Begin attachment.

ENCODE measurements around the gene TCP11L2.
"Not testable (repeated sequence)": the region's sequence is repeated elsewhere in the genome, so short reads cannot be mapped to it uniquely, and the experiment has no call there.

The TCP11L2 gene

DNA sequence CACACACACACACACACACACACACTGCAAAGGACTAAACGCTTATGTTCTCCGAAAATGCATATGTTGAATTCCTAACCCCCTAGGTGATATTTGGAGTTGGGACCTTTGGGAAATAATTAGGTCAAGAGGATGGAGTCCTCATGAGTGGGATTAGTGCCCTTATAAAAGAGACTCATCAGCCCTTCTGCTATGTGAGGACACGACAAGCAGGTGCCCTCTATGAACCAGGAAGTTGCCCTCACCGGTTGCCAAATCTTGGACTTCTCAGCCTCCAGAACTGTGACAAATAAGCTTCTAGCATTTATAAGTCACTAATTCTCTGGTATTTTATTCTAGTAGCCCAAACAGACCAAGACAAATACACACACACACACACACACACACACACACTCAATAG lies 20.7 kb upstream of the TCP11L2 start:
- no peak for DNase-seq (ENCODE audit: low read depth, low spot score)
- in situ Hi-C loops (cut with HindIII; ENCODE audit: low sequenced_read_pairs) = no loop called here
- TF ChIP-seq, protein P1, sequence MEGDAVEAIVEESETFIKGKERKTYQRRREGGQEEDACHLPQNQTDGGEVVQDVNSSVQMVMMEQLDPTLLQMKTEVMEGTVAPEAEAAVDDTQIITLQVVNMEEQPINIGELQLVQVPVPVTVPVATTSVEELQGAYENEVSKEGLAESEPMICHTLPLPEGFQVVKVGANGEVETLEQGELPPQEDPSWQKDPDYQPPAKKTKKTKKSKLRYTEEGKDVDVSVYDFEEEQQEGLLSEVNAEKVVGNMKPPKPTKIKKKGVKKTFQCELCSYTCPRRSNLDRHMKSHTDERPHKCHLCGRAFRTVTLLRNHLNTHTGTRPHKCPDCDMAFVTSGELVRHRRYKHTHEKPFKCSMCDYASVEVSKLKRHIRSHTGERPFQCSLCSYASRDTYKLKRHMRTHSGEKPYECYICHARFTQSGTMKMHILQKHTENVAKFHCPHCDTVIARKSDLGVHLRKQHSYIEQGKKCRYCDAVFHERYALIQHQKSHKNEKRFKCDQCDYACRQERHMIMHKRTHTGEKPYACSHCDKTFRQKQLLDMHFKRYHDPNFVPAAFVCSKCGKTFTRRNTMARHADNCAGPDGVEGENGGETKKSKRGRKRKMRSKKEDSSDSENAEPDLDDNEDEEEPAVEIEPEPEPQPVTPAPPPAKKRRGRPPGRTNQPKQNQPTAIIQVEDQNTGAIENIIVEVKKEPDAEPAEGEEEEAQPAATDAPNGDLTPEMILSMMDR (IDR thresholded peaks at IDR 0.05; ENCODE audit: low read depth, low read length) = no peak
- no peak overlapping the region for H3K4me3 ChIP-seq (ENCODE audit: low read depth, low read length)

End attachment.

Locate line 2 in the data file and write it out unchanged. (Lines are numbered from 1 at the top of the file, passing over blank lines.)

"Not testable (repeated sequence)": the region's sequence is repeated elsewhere in the genome, so short reads cannot be mapped to it uniquely, and the experiment has no call there.